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An excerpt from www.HouseOfNames.com archives copyright 2000 - 2015

Where did the English Alcorn family come from? When did the Alcorn family first arrive in the United States? Where did the various branches of the family go? What is the Alcorn family history?

The ancestors of the name Alcorn date back to the days of the Anglo-Saxon tribes of Britain. The name is derived from their residence in the village of Alchorne in the parish of Rotherfield, Sussex.

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Alcorn has been spelled many different ways, including Before English spelling became standardized over the last few hundred years, spelling variations in names were a common occurrence. As the English language changed in the Middle Ages, absorbing pieces of Latin and French, as well as other languages, the spelling of people's names also changed considerably, even over a single lifetime. Alcorn, Alcorne, Aldcorn, Aldcorne, Allcorn, Allcorne, Alchorn, Alchorne, Auldcorn, Auldcorne, Elcorn, Elcorne, Elchorne, Euldcorn, Euldchorne, Haldcorn, Halcorn and many more.

First found in the county of Sussex, where they held a family seat from ancient times, long before the Norman Conquest of 1066.


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This web page shows only a small excerpt of our Alcorn research. Another 286 words(20 lines of text) covering the years 1066, 1476, 1541, 1591, and 1687 are included under the topic Early Alcorn History in all our PDF Extended History products.

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More information is included under the topic Early Alcorn Notables in all our PDF Extended History products.

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Some of the Alcorn family moved to Ireland, but this topic is not covered in this excerpt. Another 146 words(10 lines of text) about their life in Ireland is included in all our PDF Extended History products.

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In an attempt to escape the chaos experienced in England, many English families boarded overcrowded and diseased ships sailing for the shores of North America and other British colonies. Those families hardy enough, and lucky enough, to make the passage intact were rewarded with land and a social environment less prone to religious and political persecution. Many of these families became important contributors to the young colonies in which they settled. Early immigration and passenger lists have documented some of the first Alcorns to arrive on North American shores:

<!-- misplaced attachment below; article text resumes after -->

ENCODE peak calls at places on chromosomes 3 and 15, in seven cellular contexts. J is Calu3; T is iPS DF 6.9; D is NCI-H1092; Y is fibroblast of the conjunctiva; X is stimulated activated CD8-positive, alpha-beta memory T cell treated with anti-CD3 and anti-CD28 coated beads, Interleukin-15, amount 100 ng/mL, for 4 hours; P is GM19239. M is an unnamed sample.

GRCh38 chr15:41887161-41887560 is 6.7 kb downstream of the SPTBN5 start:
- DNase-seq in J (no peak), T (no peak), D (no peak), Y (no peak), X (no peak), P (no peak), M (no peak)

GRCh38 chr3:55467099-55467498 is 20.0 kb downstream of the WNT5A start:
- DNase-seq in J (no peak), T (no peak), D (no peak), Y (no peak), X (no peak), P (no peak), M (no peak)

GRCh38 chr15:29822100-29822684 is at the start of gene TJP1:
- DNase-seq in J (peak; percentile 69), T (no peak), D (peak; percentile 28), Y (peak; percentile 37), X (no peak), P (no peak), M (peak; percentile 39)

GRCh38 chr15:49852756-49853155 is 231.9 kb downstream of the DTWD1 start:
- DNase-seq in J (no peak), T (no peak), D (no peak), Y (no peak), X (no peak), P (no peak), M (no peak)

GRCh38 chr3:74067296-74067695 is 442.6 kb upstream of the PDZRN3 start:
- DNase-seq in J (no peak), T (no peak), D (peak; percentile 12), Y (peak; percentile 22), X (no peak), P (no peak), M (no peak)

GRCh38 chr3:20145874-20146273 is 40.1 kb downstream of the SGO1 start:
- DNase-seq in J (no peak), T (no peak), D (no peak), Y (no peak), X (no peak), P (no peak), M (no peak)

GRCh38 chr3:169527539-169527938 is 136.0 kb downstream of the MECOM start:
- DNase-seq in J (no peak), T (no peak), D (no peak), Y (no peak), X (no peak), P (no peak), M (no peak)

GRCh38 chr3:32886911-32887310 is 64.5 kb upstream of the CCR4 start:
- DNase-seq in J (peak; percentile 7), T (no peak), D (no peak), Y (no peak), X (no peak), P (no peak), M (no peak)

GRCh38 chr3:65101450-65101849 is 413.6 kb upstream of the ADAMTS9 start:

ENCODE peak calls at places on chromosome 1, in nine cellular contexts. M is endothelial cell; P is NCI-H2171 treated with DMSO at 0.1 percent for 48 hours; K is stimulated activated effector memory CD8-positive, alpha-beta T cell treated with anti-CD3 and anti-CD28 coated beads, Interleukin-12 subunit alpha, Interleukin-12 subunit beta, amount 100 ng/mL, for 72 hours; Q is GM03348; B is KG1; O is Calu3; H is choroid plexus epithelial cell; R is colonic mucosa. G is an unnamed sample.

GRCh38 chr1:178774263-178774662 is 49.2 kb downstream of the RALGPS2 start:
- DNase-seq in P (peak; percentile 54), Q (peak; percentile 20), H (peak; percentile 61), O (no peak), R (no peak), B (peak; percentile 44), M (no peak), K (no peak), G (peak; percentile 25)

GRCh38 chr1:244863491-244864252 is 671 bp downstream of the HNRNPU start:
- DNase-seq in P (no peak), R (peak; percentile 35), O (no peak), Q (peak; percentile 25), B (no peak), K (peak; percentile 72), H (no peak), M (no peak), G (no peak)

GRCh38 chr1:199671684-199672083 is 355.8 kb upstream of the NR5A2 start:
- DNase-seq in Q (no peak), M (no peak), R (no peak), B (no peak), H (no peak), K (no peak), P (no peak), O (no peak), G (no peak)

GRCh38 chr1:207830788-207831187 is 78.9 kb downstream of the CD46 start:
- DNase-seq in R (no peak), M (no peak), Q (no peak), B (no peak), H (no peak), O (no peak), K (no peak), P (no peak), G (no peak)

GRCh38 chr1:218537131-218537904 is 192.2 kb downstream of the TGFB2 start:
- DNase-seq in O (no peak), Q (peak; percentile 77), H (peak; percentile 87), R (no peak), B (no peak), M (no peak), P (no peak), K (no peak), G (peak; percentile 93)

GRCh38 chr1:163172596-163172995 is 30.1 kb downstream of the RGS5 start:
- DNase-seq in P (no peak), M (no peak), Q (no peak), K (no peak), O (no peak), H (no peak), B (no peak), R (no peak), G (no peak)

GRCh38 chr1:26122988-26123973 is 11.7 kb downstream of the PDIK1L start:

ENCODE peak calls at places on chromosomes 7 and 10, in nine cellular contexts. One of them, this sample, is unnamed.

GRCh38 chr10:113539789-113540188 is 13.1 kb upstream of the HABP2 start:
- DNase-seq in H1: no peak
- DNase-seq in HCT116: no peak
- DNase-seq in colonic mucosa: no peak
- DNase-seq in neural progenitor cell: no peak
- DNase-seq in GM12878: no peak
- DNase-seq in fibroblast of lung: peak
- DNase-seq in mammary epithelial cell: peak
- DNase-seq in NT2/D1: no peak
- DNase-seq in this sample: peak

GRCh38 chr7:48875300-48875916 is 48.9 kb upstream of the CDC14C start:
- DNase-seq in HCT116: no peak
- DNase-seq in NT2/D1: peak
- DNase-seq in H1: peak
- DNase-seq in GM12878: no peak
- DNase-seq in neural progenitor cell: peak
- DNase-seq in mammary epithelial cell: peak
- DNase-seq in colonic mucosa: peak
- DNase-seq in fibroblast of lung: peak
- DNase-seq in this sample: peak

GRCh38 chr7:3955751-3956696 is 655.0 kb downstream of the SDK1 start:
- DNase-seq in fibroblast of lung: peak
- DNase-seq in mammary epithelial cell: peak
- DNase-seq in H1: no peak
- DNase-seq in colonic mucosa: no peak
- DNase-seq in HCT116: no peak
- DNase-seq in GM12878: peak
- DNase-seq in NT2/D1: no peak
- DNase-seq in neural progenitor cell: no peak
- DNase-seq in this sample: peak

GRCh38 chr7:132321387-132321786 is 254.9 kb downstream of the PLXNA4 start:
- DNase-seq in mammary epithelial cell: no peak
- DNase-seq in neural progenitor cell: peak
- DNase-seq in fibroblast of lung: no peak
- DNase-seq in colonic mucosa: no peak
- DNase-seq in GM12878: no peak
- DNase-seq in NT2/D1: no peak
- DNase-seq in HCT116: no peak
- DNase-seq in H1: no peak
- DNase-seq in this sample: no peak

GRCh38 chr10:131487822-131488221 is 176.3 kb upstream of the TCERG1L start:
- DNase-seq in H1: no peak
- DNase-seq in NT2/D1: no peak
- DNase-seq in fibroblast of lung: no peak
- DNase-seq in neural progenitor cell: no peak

Alcorn Settlers in United States in the 19th Century


  • James Alcorn, who settled in New York State in 1804
  • Mr. Alcorn, who landed in America in 1806
  • John Alcorn, who landed in Philadelphia, Pennsylvania in 1811
  • Joseph Alcorn, who landed in Philadelphia, Pennsylvania in 1811
  • Robert Alcorn, who landed in New York, NY in 1812


Alcorn Settlers in Canada in the 19th Century


  • Wm Alcorn, who arrived in Canada in 1834

Alcorn Settlers in Australia in the 19th Century


  • John Alcorn, aged 20, a labourer, arrived in South Australia in 1855 aboard the ship "Agincourt"

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  • James Lusk Alcorn (1816-1894), prominent American political figure in Mississippi during the 19th century, eponym of Alcorn County, Mississippi and Alcorn State University
  • Gary Alcorn (1936-2006), American NBA basketball player
  • George Edward Alcorn Jr. (b. 1940), American physicist
  • James Lusk Alcorn (1816-1894), Governor of Mississippi and U.S. Senator
  • Jenifer Lynn Alcorn (b. 1970), American undefeated WIBA, IWBF, and IBA World Champion female professional boxer
  • John Alcorn (1935-1992), American artist
  • Susan Alcorn (b. 1953), American musician
  • Zachary "Zac" McKensie Alcorn (b. 1980), American NFL football player
  • Hugh Meade Alcorn, Lawyer and Politician, Vice President and Director, First National Bank of Suffield
  • Michael Alcorn, current Director of the School of Music and Sonic Arts at Queen's University, Belfast

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  1. Burke, John Bernard Ed. The Roll of Battle Abbey. Baltimore: Genealogical Publishing. Print.
  2. Skordas, Guest. Ed. The Early Settlers of Maryland an Index to Names or Immigrants Complied from Records of Land Patents 1633-1680 in the Hall of Records Annapolis, Maryland. Baltimore: Genealogical Publishing, 1968. Print.
  3. Markale, J. Celtic Civilization. London: Gordon & Cremonesi, 1976. Print.
  4. Hanks, Hodges, Mills and Room. The Oxford Names Companion. Oxford: Oxford University Press, 2002. Print. (ISBN 0-19-860561-7).
  5. Robb H. Amanda and Andrew Chesler. Encyclopedia of American Family Names. New York: Haper Collins, 1995. Print. (ISBN 0-06-270075-8).
  6. Leeson, Francis L. Dictionary of British Peerages. Baltimore: Genealogical Publishing, 1986. Print. (ISBN 0-8063-1121-5).
  7. The Norman People and Their Existing Descendants in the British Dominions and the United States Of America. Baltimore: Genealogical Publishing, 1975. Print. (ISBN 0-8063-0636-X).
  8. Williams, Dr Ann. And G.H. Martin, Eds. Domesday Book A Complete Translation. London: Penguin, 1992. Print. (ISBN 0-141-00523-8).
  9. Zieber, Eugene. Heraldry in America. Philadelphia: Genealogical Publishing Co. Print.
  10. Magnusson, Magnus. Chambers Biographical Dictionary 5th edition. Edinburgh: W & R Chambers, 1990. Print.
  11. ...


This page was last modified on 12 December 2013 at 23:21.

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